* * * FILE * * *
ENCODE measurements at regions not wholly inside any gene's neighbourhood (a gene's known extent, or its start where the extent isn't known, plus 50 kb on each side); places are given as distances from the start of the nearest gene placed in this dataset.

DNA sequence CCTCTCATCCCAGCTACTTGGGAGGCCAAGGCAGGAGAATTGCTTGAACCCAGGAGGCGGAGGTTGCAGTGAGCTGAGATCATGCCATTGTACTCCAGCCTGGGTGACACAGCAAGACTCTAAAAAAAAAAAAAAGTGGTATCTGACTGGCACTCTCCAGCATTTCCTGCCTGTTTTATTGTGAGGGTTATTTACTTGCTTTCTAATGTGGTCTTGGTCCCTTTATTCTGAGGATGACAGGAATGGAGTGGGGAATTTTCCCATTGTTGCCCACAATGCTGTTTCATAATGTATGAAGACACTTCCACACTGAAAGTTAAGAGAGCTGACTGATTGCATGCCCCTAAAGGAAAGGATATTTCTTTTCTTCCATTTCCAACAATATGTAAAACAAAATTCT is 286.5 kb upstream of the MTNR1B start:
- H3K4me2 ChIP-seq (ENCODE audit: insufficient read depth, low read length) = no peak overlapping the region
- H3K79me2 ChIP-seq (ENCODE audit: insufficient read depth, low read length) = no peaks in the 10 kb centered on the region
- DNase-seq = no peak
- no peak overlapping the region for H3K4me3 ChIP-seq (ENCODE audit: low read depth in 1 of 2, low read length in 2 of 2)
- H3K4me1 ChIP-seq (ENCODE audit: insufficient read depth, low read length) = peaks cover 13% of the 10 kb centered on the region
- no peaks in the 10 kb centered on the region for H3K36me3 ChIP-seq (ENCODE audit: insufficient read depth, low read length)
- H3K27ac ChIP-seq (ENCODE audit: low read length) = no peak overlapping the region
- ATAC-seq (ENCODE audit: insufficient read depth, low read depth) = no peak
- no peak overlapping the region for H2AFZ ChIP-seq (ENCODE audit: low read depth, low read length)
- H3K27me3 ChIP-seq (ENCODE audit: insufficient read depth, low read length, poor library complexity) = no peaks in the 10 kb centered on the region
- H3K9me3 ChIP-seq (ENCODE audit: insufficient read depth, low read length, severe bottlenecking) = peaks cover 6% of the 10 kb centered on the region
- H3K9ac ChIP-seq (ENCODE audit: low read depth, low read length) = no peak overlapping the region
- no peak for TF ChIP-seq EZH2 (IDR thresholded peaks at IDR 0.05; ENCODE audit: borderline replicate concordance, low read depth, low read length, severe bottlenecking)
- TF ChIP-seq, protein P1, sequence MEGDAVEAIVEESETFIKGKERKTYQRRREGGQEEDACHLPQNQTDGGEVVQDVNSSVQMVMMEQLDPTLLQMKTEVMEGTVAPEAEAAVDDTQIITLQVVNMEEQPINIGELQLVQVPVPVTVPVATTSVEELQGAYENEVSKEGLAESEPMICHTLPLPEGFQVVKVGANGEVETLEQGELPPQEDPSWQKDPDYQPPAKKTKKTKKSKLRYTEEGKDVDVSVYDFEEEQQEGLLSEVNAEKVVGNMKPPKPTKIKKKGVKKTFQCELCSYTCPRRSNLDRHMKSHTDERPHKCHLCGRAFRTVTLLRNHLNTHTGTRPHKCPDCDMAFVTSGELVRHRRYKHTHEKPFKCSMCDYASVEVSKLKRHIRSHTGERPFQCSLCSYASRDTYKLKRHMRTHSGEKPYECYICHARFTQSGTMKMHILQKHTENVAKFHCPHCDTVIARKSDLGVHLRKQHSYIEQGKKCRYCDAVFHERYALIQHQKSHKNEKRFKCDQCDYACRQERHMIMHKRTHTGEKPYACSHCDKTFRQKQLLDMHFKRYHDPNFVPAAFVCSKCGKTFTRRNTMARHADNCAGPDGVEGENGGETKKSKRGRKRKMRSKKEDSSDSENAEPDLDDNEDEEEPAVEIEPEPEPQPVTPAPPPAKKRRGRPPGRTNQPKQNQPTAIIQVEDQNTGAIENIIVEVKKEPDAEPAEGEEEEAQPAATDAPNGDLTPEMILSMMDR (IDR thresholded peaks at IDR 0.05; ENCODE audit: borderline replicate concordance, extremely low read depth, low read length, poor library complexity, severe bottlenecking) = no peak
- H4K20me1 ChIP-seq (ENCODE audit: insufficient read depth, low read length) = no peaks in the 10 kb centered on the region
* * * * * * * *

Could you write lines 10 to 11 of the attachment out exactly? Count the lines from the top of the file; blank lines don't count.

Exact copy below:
- ATAC-seq (ENCODE audit: insufficient read depth, low read depth) = no peak
- no peak overlapping the region for H2AFZ ChIP-seq (ENCODE audit: low read depth, low read length)